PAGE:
Walking is what we do best. Me. And my three.
Roberto, Liz, and Brad
Well, me and Liz, for sure. Roberto occasionally. And Brad, not really. But on this day, this past Sunday, we walked. Together. Up some hills. And on the shore of Pacific Palisades. A beach town in California.
You see, I found this great book, 10,000 STEPS A DAY IN L.A. by Paul Haddad, so we decided to take ‘A Stroll for the Soul’.
I parked up a hill, about half way, then we walked down the hill, turned left, and walked in the opposite direction of the beach. We headed to the Self-Realization Fellowship Lake Shrine. Oh, boy, what a beautiful, serene setting. You’d never know we were surrounded by people people everywhere. All the greenery, the tall trees, blocked the outside activity, and provided the perfect spot to, seriously, self-reflect.
After balancing our minds, we walked back toward the beach, across Pacific Coast Highway, admiring the magnificent view. The ocean blue.
Nothing is better than walking while spending time with my kids. Kids who are not kids, but adults. Adults who enjoy the outside world. Like I do.
After my dad passed away, years ago, my mom handed me the wool sweater he wore daily. For him, it was a source of warmth and comfort. “Do you think Rudy would like this?” she asked me. I was certain that Rudy would indeed like the sweater. What she may not have realized is that I loved it. Wanted it for myself. When I returned home later that day, I mentioned to Rudy that my mom thought he might like the sweater. He reached for it just as I stretched out my arm toward him, willing it over. He slipped one arm in, then the other, knowing immediately it was too snug for his comfort. “Ah, too bad,” I said. Yet, I was happy. That meant the Irish cardigan would belong solely to me.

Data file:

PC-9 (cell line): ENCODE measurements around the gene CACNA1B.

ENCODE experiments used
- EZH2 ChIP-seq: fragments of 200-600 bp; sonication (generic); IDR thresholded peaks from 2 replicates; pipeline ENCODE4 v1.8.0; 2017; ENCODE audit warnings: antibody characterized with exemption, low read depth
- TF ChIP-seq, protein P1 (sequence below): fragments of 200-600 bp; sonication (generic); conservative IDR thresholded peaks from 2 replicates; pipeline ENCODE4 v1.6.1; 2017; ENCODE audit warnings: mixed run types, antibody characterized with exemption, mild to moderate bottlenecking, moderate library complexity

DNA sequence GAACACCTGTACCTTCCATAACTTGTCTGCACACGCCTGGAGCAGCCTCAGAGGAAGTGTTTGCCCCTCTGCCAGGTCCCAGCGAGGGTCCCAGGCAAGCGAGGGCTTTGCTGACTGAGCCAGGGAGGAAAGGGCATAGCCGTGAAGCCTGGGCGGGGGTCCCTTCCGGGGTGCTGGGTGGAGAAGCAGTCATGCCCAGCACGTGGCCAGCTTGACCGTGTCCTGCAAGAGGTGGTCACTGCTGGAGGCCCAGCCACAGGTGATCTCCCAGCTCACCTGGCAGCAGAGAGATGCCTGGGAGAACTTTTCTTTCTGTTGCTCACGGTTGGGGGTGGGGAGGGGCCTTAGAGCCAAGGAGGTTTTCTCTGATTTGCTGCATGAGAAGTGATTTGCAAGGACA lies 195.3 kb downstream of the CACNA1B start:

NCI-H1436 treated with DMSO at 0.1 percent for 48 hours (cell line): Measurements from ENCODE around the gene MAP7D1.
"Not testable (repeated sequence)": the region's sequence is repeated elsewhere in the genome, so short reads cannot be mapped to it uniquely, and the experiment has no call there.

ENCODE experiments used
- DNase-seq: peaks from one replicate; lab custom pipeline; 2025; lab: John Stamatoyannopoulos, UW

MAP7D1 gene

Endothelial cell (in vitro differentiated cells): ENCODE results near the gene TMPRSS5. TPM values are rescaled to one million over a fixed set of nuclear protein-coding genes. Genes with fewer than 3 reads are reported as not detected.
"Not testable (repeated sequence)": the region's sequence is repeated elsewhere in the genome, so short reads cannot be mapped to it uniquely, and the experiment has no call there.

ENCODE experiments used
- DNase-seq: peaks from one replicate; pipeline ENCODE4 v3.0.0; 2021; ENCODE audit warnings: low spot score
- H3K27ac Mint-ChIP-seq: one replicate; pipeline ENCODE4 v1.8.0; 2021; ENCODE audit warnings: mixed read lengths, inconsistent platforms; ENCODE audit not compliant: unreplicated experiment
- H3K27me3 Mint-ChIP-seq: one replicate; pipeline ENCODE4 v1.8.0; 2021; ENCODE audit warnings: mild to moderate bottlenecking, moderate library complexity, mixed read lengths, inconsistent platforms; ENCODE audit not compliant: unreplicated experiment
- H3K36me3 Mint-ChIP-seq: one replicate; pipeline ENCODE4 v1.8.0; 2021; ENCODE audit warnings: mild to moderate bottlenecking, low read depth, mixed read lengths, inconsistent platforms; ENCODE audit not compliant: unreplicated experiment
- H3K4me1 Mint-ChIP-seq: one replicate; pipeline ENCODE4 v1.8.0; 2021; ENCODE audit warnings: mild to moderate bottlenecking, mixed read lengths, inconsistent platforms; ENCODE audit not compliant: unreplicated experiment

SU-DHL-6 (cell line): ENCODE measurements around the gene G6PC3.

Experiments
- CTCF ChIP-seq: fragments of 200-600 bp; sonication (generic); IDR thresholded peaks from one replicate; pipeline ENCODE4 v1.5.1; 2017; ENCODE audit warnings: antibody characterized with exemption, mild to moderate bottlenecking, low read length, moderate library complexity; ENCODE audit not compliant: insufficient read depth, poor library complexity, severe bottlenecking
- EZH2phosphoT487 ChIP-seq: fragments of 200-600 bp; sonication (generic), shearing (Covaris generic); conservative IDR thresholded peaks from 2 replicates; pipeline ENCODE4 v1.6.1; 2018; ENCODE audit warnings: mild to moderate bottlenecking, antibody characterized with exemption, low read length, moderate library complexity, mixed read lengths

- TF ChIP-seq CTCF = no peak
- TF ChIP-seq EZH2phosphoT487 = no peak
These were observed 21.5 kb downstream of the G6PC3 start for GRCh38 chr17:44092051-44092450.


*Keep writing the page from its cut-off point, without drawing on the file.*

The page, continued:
I have always loved the fact that the sweater was not something that had been stashed away in a drawer back at my dad’s house, an old treasure or something; but rather a valuable piece of clothing that would be a part of my life, throughout my days. A reminder of my dad, a person I adored.
About a week later, I walked into my mom’s house wearing the sweater. “Well, it didn’t fit Rudy. So, I am going to keep it,” I said, big smile on my face. “Oh, I like it on you!” she stated. Then, she handed me a watch. The watch that had been given to my dad, as a retirement gift, from his position as a college professor. “Since you collect watches, I figured you’d like to add this to your collection.” She placed it in my open hand. An Omega. A watch that works with the rhythm of my pulse, keeping not only track of time, but the month and the date as well. I flipped it over. My dad’s name was inscribed on the back. “Thank you, Mom. I love it. Just like I love Dad’s sweater.” I hugged her small frame gently.
To this day, I wear both items. The watch regularly. The sweater a cold winter days. Both gently soothe the emotions of my heart.